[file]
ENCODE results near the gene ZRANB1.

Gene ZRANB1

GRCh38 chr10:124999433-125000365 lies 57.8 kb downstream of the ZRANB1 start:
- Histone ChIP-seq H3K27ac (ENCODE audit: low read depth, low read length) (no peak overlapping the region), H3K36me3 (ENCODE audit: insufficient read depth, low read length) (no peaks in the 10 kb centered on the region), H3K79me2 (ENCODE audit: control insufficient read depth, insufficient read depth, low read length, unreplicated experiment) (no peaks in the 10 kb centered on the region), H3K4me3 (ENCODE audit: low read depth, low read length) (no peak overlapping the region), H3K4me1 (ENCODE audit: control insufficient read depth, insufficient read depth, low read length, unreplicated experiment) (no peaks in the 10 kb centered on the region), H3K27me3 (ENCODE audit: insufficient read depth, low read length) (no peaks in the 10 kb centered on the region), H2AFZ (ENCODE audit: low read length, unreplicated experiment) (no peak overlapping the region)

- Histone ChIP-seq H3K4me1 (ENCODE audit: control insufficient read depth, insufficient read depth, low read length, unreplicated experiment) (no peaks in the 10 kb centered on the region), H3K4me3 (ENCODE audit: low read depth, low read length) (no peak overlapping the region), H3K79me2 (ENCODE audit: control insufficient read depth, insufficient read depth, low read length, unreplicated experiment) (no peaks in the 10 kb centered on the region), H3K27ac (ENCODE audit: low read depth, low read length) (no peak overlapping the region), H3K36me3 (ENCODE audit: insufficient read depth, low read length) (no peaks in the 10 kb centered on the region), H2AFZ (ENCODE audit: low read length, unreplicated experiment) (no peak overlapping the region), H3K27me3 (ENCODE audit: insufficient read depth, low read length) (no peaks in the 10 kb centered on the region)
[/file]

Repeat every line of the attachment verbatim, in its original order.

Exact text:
ENCODE results near the gene ZRANB1.

Gene ZRANB1

GRCh38 chr10:124999433-125000365 lies 57.8 kb downstream of the ZRANB1 start:
- Histone ChIP-seq H3K27ac (ENCODE audit: low read depth, low read length) (no peak overlapping the region), H3K36me3 (ENCODE audit: insufficient read depth, low read length) (no peaks in the 10 kb centered on the region), H3K79me2 (ENCODE audit: control insufficient read depth, insufficient read depth, low read length, unreplicated experiment) (no peaks in the 10 kb centered on the region), H3K4me3 (ENCODE audit: low read depth, low read length) (no peak overlapping the region), H3K4me1 (ENCODE audit: control insufficient read depth, insufficient read depth, low read length, unreplicated experiment) (no peaks in the 10 kb centered on the region), H3K27me3 (ENCODE audit: insufficient read depth, low read length) (no peaks in the 10 kb centered on the region), H2AFZ (ENCODE audit: low read length, unreplicated experiment) (no peak overlapping the region)

- Histone ChIP-seq H3K4me1 (ENCODE audit: control insufficient read depth, insufficient read depth, low read length, unreplicated experiment) (no peaks in the 10 kb centered on the region), H3K4me3 (ENCODE audit: low read depth, low read length) (no peak overlapping the region), H3K79me2 (ENCODE audit: control insufficient read depth, insufficient read depth, low read length, unreplicated experiment) (no peaks in the 10 kb centered on the region), H3K27ac (ENCODE audit: low read depth, low read length) (no peak overlapping the region), H3K36me3 (ENCODE audit: insufficient read depth, low read length) (no peaks in the 10 kb centered on the region), H2AFZ (ENCODE audit: low read length, unreplicated experiment) (no peak overlapping the region), H3K27me3 (ENCODE audit: insufficient read depth, low read length) (no peaks in the 10 kb centered on the region)